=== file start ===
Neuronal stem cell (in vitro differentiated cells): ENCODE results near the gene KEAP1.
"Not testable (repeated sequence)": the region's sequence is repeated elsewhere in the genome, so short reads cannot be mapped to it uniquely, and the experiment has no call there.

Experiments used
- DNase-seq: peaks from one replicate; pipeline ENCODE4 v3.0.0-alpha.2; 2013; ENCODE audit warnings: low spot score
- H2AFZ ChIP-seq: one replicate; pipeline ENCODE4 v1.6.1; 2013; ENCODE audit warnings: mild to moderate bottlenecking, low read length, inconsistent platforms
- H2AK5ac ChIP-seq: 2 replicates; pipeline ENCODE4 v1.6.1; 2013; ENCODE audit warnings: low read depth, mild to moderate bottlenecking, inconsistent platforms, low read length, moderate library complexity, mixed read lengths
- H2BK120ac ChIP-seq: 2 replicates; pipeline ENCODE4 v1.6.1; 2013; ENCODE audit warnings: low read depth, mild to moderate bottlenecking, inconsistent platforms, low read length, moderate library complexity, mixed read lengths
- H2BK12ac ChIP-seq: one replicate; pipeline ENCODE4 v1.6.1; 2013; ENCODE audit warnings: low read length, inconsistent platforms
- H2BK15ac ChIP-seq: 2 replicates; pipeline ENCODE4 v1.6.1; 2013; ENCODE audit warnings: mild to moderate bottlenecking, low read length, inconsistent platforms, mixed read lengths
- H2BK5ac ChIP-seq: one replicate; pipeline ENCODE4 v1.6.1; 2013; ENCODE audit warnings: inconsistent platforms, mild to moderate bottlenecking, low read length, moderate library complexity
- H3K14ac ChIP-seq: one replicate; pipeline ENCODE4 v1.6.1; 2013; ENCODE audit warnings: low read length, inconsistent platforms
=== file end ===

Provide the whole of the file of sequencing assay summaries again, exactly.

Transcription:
Neuronal stem cell (in vitro differentiated cells): ENCODE results near the gene KEAP1.
"Not testable (repeated sequence)": the region's sequence is repeated elsewhere in the genome, so short reads cannot be mapped to it uniquely, and the experiment has no call there.

Experiments used
- DNase-seq: peaks from one replicate; pipeline ENCODE4 v3.0.0-alpha.2; 2013; ENCODE audit warnings: low spot score
- H2AFZ ChIP-seq: one replicate; pipeline ENCODE4 v1.6.1; 2013; ENCODE audit warnings: mild to moderate bottlenecking, low read length, inconsistent platforms
- H2AK5ac ChIP-seq: 2 replicates; pipeline ENCODE4 v1.6.1; 2013; ENCODE audit warnings: low read depth, mild to moderate bottlenecking, inconsistent platforms, low read length, moderate library complexity, mixed read lengths
- H2BK120ac ChIP-seq: 2 replicates; pipeline ENCODE4 v1.6.1; 2013; ENCODE audit warnings: low read depth, mild to moderate bottlenecking, inconsistent platforms, low read length, moderate library complexity, mixed read lengths
- H2BK12ac ChIP-seq: one replicate; pipeline ENCODE4 v1.6.1; 2013; ENCODE audit warnings: low read length, inconsistent platforms
- H2BK15ac ChIP-seq: 2 replicates; pipeline ENCODE4 v1.6.1; 2013; ENCODE audit warnings: mild to moderate bottlenecking, low read length, inconsistent platforms, mixed read lengths
- H2BK5ac ChIP-seq: one replicate; pipeline ENCODE4 v1.6.1; 2013; ENCODE audit warnings: inconsistent platforms, mild to moderate bottlenecking, low read length, moderate library complexity
- H3K14ac ChIP-seq: one replicate; pipeline ENCODE4 v1.6.1; 2013; ENCODE audit warnings: low read length, inconsistent platforms